The call to service, after a recent brief trip to NZ, has had an impact on me.
Not only was it a passion of those I travelled with it was modelled in the way life is lived.
I spent time with people from all walks of life.
Some with whom it may one day be illegal hangout with, but which I will anyway.
People who are ‘doing’ life differently regardless of ‘societal norms’.
Have conversed, eaten, drank and been shown hospitality as a stranger.
The call to serve the broken, poor, lonely, widowed, prisoner, isolated, sojourner and the stranger is still as valid as at any other time in history.
This prayer written by someone else is for all who go into the difficult places in life;
“It’s the choice between the easy way and the right way.”
God helps those who help themselves.
Everything happens for a reason.
The Bible clearly says….
Love the sinner; hate the sin.
It must be true, it’s in the Bible.
I’ll pray for you.
Hi Fred how are you today?
I’m busier than a one legged man in a bum kicking contest!!
Being busy, it seems to me, has become a badge of honour over the years.
Growing up in a farming community describing someone as a ‘hard worker,’ was seen as a good thing, even if the reality was that same person was bad tempered and sometimes violent.
I find myself some days falling into the same trap, making myself busy as if to justify my own existence and self worth.
I had time to reflect on this recently as I ‘loitered’ with intent on the Melbourne Streets.
As I wandered around one of the usual locations watching the world go by
that troubled feeling that I was not ‘doing’ anything engulfed me.
Continuing to wander and watch, catching peoples eyes and smiling, I noticed a elderly lady, who was sitting not far from me.
She caught my eye because she looked at peace with the world.
I noticed after sometime she was struggling to get up from the seat.
I wandered over and asked if she would like a hand. She agreed and after I helped her up, I went back to loitering and watching.
The struggle of ‘doing’ and ‘being’ was again foremost on my mind, when a bloke, approached me.
He was no stranger, we had chatted only weeks earlier, when he reminded me we had met at his cousins funeral some eight years earlier, which I had conducted.
Battle scared from living rough, he was on for a chat, so we did.
After a while he thanked me for the time spent with him, and he hugged me.
This man was homeless and alienated from his family through drug abuse and violence was grateful for the time spent with him, reminded me again, that ‘being’ is a good thing/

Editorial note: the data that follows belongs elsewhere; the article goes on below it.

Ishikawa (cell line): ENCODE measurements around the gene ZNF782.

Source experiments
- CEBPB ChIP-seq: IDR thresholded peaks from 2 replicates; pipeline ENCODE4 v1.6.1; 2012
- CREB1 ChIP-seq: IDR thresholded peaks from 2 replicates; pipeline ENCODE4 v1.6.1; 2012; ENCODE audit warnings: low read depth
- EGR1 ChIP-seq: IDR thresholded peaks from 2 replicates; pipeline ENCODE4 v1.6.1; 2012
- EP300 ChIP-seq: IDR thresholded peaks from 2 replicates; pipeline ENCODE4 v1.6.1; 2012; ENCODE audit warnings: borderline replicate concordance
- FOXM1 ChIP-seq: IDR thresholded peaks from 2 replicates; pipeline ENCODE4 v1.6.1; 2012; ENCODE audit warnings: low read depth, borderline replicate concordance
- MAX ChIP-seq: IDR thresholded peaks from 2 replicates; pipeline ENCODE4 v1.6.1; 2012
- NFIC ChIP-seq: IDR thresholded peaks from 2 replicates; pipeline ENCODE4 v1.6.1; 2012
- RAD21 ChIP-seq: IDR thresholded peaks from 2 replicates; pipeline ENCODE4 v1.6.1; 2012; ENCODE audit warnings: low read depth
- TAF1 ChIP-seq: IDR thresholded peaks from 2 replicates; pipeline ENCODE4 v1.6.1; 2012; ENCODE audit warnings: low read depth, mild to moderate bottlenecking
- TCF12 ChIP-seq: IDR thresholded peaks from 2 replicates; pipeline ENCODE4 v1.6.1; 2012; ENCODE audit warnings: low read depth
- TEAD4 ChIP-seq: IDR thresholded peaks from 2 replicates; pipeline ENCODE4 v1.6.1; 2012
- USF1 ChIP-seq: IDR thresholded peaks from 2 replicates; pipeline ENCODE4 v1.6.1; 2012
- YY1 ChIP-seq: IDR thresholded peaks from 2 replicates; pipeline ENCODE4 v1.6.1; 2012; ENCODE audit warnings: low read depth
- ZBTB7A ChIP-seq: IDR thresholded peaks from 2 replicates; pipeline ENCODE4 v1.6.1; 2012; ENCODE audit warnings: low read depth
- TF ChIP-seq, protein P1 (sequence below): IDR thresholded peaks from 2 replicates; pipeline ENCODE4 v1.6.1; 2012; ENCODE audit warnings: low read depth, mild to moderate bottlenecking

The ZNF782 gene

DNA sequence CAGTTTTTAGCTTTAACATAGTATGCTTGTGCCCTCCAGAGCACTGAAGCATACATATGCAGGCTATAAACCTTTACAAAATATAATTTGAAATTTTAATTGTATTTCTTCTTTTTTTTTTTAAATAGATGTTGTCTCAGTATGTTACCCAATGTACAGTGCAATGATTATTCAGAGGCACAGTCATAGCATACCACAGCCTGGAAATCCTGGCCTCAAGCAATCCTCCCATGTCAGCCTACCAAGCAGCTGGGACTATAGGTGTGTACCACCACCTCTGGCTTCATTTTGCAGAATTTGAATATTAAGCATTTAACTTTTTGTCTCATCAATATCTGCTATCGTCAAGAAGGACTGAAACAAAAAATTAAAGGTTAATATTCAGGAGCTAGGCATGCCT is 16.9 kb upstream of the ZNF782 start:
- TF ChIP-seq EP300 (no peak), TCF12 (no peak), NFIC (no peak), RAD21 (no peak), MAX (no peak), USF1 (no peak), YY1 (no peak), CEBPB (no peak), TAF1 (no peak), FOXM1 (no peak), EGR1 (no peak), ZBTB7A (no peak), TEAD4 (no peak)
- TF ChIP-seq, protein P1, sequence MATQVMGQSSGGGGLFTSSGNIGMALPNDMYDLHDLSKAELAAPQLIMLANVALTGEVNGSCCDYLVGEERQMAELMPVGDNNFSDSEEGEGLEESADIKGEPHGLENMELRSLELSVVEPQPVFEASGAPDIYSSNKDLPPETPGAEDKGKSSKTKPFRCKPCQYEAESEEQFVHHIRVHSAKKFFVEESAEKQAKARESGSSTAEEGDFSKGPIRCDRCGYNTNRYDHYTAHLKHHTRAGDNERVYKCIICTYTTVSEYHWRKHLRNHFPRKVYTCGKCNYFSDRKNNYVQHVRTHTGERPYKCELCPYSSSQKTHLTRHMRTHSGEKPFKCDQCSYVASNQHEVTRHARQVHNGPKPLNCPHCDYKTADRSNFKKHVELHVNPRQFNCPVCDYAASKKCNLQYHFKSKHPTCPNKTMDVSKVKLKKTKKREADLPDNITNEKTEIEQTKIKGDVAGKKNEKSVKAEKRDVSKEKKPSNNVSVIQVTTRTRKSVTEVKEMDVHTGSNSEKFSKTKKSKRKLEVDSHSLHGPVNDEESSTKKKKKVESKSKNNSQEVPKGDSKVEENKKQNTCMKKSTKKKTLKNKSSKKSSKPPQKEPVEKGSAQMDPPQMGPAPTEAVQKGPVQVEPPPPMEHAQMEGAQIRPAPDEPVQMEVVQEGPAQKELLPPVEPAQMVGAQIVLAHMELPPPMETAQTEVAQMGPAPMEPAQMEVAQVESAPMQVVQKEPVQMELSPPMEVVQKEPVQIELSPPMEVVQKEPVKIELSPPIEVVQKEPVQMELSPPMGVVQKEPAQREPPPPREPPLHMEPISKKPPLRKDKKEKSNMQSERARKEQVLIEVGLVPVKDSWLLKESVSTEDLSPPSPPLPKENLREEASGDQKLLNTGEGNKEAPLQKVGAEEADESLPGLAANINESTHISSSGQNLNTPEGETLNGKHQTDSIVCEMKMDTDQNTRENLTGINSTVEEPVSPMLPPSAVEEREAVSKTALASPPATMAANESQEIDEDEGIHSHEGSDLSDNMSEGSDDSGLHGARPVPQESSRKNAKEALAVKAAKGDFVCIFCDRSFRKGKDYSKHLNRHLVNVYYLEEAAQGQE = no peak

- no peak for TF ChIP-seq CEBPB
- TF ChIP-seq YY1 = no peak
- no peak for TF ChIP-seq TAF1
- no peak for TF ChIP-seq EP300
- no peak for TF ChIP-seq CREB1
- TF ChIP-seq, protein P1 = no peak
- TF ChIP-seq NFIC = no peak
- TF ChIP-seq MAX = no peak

As we parted company we agreed that next time we met we would have a meal together.
I returned to where I was ‘loitering’ vowing to never underestimate the value of ‘being’.
As I sat on the street last week, the day after Melbourne Cup, and observed an interaction between a woman dressed in red and a man on the street.
The man is a regular on the street, his hands and fingers are curled either from arthritis or medication, supported by pillows and covered in a blanket, he shakes almost uncontrollable at times.
As this woman, dressed in a red dress passed by, she noticed this man, stopped, took some money from her purse, put it in the container next to him.
It is what happened next which warmed me, she took his hand and, as she held it gently, looked him in the face and spoke to him, before departing.
It is easy to be cynical of humanity, but in this encounter I believe this man encountered Jesus.
We are indeed God’s children and he is not far from anyone of us.
Category : streets
A simple sign this week
In Flanders FieldsJohn McCraeIn Flanders fields the poppies blow
Between the crosses, row on row,
That mark our place, and in the sky,
The larks, still bravely singing, fly,
Scarce heard amid the guns below.
We are the dead; short days ago
We lived, felt dawn, saw sunset glow,
Loved and were loved, and now we lie
In Flanders fields.
Take up our quarrel with the foe!
To you from failing hands we throw
The torch; be yours to hold it high!
If ye break faith with us who die
We shall not sleep, though poppies grow
In Flanders fields
Have just returned from four days away with sisters and brothers from all over Australia and some from the UK.